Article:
Kim definitely got it right with the McGarrett and Danno scenes. Besides the comedic banter between the two, when Steve revealed his most vulnerable moment — when he gave up playing the guitar — was sweet and perfectly executed. It was obvious the director understood not only his actors, but their relationship. The scene came off as sincere and realistic.
Obviously, the two talents on screen had a lot to do with keeping the scene real and not allowing it to fall into melodrama, but actors cannot see what they are doing and must rely on a director to guide them. Kim handled his actors with an expert hand, which comes from a director who has done his homework.
This episode had a lot of sweet moments, not only with McGarrett and Danno, but the subplot with Jerry (Jorge Garcia) helping Ruth find her fern were also lovely.
Perhaps the humor helped to offset any potential weepy moments. How could you not laugh at Leachman telling a dirty joke that involved the mention of Parkinson’s Disease?
Yet Kim really held his own in all of the elements of what makes “Hawaii Five-0” a good show: humor, action, as well as the emotional moments that we love.
The stakes were high for Kim this week. He rose to the occasion and used what already exists within the show to make its cast shine.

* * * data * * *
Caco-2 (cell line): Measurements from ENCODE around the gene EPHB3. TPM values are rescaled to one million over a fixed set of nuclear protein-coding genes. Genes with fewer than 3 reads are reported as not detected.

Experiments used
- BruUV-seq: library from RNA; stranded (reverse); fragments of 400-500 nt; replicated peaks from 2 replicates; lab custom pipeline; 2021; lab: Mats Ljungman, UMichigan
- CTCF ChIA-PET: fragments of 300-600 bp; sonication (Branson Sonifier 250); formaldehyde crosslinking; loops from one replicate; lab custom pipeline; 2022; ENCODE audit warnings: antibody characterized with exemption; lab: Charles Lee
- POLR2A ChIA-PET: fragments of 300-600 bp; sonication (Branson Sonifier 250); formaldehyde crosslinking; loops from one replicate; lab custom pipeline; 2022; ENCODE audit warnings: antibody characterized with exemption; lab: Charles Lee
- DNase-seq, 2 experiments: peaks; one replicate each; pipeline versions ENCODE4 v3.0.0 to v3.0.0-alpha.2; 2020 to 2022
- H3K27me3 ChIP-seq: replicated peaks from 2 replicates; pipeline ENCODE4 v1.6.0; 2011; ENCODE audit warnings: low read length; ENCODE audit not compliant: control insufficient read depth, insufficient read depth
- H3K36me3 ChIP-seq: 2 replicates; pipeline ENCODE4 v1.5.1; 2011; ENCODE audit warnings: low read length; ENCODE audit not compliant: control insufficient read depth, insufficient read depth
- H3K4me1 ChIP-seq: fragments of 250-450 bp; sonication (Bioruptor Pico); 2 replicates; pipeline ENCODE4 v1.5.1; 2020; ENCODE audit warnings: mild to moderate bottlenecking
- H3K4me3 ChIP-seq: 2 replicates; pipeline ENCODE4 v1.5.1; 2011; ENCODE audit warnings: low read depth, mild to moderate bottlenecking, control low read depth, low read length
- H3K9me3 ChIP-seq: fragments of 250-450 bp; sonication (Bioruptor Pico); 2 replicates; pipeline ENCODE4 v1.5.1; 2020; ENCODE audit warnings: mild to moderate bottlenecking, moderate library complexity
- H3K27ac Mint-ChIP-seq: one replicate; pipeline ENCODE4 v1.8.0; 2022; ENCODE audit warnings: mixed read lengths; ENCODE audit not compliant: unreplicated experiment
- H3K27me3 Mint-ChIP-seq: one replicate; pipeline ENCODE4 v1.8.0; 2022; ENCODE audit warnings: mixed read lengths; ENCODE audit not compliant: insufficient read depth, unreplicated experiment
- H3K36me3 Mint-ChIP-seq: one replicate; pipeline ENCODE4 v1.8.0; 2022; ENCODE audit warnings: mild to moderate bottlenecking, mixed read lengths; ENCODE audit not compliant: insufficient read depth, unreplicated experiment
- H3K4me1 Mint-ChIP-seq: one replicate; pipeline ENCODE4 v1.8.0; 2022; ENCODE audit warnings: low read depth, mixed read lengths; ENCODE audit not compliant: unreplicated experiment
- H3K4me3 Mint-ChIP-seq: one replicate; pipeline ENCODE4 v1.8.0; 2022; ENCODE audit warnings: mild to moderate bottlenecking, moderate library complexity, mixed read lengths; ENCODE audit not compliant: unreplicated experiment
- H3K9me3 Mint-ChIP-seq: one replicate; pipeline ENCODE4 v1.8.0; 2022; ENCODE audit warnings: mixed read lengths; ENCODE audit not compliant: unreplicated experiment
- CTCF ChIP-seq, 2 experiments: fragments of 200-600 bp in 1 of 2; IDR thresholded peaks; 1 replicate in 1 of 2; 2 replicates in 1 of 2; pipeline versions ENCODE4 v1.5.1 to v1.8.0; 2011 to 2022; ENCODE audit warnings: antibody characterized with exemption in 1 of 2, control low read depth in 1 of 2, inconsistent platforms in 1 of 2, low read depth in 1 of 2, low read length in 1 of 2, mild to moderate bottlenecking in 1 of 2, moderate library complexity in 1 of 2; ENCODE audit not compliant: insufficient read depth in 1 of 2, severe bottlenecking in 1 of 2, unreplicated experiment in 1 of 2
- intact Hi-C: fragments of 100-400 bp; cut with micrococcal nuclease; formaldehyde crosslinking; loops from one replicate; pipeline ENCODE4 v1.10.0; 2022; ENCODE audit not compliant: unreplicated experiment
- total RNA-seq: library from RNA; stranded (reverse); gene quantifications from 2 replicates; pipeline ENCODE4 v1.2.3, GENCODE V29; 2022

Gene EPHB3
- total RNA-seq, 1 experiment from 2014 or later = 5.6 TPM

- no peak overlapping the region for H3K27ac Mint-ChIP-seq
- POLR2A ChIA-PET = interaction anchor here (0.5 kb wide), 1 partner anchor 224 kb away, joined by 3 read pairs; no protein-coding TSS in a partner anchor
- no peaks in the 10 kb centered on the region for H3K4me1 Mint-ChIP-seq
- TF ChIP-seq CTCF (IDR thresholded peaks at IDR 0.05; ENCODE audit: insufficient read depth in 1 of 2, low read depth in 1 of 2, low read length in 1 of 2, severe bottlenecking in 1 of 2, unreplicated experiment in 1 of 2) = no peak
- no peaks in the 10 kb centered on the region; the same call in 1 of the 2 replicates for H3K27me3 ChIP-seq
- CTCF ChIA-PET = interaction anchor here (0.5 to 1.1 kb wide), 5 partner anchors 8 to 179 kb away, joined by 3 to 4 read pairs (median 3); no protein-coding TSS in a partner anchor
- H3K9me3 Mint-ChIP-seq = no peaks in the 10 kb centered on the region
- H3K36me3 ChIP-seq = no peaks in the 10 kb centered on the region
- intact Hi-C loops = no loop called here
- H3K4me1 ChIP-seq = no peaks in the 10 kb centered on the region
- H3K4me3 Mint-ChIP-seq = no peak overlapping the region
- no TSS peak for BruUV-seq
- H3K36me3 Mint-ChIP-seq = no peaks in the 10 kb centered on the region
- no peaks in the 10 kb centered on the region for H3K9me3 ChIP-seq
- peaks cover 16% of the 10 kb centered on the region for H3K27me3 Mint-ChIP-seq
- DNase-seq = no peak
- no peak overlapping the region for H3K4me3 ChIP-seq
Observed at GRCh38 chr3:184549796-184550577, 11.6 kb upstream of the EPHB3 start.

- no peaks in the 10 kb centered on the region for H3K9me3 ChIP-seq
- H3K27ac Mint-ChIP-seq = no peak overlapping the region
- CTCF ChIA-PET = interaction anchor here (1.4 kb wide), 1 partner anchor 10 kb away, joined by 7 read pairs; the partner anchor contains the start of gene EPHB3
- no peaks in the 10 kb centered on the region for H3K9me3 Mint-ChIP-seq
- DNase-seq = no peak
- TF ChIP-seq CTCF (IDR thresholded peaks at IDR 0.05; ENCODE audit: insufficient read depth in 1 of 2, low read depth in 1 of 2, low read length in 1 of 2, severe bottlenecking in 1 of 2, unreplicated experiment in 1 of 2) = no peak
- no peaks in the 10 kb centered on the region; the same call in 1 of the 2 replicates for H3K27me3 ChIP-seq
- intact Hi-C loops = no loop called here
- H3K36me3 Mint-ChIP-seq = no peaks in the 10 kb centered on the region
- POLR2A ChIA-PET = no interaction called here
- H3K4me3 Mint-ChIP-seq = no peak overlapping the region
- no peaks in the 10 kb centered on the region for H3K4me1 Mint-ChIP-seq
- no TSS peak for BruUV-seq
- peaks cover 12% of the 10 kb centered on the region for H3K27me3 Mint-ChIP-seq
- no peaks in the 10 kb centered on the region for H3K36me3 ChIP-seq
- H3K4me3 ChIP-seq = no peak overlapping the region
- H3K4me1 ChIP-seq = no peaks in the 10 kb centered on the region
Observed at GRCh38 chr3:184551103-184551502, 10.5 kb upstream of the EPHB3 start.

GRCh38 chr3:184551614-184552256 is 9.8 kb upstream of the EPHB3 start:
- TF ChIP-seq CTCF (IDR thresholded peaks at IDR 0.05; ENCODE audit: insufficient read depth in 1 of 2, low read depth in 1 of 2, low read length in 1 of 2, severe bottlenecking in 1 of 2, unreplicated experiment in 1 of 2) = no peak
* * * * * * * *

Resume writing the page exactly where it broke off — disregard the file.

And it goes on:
REDUX SIDE NOTE
Veteran comedian Mel Cabang had a small, but perfectly funny role this week as the landlord of the apartment McGarrett and Danno used for their stakeout. Cabang, who was not credited, has performed alongside Augie Tulba, Andy Bumatai, Frank Delima and Ed Kaahea in recent years as the Nā Aliʻi of Comedy. I loved his perfect rendition of the overprotective landlord as he yelled at McGarrett, “No touch nothing!”
Another guest star fans might recognize from the season three remake of classic “Hawaii Five-O” episode “Hookman” was Max Weinberg, who played Norm the pro-second amendement gun shop owner. Weinberg is the drummer for the E-Street Band and served as the bandleader for late night television host Conan O’Brien.
Wendie Burbridge is a published author, playwright and teacher. Reach her via Facebook and follow her on Twitter.